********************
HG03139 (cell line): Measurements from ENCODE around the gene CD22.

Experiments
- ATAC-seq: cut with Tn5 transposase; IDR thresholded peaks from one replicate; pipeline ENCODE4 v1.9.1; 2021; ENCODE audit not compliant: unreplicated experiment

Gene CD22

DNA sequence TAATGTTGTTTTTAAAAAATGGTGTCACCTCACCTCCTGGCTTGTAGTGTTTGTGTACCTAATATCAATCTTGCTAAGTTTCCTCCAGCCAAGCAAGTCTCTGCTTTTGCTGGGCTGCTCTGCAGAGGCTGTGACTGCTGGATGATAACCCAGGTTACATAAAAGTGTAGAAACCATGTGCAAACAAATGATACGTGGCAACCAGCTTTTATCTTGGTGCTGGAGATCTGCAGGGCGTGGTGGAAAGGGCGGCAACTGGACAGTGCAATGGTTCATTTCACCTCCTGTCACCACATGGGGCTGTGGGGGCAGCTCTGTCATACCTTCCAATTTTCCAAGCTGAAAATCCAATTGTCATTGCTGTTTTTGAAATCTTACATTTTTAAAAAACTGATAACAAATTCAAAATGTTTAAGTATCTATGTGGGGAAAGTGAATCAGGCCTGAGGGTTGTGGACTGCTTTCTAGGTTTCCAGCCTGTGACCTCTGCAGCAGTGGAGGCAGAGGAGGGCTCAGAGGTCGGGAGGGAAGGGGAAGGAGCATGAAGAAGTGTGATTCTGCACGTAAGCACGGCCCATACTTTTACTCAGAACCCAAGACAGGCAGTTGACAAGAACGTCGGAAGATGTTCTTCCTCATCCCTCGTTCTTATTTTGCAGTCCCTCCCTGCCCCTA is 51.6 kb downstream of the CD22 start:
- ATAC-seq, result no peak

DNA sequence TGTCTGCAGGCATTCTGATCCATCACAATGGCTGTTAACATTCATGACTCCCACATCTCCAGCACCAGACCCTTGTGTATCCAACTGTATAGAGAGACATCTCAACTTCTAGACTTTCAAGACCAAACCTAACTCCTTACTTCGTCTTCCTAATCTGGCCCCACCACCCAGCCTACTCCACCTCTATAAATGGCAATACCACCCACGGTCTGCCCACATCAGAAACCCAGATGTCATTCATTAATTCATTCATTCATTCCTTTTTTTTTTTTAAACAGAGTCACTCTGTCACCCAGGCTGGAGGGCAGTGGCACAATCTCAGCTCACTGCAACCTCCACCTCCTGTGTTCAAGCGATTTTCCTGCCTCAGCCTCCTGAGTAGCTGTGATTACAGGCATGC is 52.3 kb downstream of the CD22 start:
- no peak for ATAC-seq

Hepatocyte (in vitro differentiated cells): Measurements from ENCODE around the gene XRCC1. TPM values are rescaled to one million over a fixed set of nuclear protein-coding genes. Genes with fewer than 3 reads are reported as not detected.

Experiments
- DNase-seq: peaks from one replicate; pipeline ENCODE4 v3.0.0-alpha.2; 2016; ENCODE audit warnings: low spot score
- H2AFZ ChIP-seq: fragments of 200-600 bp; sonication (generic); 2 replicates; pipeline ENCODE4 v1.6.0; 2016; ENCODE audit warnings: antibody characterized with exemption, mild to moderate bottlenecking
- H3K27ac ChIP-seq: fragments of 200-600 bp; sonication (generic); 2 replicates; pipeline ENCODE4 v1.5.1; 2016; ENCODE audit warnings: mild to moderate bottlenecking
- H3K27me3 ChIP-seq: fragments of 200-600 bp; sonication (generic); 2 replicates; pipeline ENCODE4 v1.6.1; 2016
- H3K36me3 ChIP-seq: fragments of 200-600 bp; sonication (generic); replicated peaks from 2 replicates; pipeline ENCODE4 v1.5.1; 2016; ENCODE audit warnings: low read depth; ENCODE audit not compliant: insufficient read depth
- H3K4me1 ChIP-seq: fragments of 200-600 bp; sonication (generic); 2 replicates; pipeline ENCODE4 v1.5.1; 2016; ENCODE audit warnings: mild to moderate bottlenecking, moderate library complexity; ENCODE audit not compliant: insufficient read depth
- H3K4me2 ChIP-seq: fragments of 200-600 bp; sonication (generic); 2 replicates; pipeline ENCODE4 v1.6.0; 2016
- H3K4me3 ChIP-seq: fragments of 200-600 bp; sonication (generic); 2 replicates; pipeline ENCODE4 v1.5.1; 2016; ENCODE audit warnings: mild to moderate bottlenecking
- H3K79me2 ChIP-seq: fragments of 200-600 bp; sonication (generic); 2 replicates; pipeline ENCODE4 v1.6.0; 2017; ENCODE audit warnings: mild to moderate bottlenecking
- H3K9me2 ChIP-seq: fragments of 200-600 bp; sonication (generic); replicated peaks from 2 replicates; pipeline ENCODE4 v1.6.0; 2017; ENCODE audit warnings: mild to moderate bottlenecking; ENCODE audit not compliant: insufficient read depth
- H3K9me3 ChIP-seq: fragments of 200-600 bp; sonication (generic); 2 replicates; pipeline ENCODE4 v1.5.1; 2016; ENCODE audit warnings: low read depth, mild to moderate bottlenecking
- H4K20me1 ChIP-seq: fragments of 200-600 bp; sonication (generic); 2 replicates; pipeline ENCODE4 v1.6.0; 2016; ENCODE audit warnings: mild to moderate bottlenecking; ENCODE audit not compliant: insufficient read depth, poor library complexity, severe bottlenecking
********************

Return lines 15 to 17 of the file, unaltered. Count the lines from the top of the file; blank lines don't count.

- H3K36me3 ChIP-seq: fragments of 200-600 bp; sonication (generic); replicated peaks from 2 replicates; pipeline ENCODE4 v1.5.1; 2016; ENCODE audit warnings: low read depth; ENCODE audit not compliant: insufficient read depth
- H3K4me1 ChIP-seq: fragments of 200-600 bp; sonication (generic); 2 replicates; pipeline ENCODE4 v1.5.1; 2016; ENCODE audit warnings: mild to moderate bottlenecking, moderate library complexity; ENCODE audit not compliant: insufficient read depth
- H3K4me2 ChIP-seq: fragments of 200-600 bp; sonication (generic); 2 replicates; pipeline ENCODE4 v1.6.0; 2016